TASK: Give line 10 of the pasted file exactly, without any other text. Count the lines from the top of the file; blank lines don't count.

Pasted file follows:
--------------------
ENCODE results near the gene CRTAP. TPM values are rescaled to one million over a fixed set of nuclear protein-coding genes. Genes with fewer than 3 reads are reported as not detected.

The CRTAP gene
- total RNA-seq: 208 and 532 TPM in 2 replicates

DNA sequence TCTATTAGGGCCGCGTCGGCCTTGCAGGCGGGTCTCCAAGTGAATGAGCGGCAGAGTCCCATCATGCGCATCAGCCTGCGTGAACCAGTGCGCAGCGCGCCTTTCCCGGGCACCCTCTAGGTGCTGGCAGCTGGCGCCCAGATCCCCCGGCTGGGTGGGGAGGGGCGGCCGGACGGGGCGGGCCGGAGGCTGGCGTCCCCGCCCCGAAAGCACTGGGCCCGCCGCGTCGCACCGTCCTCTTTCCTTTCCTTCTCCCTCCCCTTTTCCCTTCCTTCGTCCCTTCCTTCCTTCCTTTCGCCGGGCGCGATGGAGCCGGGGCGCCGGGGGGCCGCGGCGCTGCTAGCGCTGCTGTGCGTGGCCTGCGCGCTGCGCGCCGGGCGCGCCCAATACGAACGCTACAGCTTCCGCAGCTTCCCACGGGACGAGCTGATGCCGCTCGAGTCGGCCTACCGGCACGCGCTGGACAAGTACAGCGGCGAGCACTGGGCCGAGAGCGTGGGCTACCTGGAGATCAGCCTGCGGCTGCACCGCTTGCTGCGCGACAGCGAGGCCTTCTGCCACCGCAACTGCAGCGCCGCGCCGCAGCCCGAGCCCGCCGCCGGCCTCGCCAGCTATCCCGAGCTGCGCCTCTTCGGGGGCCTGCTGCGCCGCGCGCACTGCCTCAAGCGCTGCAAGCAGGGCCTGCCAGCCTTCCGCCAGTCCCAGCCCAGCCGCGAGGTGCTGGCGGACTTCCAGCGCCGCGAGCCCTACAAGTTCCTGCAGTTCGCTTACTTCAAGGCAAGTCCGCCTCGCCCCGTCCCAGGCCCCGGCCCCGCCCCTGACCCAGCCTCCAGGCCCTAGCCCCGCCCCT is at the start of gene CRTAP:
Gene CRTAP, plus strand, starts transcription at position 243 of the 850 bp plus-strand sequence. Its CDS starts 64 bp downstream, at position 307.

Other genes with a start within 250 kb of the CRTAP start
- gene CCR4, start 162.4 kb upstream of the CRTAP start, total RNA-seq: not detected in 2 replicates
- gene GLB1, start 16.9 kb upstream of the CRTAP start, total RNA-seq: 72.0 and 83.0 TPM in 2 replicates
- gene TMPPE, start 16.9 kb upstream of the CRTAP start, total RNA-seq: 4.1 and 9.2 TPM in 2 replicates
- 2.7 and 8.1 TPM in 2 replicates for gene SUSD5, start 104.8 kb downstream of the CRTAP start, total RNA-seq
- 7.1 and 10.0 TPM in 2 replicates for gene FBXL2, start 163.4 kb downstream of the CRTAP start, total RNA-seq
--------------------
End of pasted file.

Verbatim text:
- 2.7 and 8.1 TPM in 2 replicates for gene SUSD5, start 104.8 kb downstream of the CRTAP start, total RNA-seq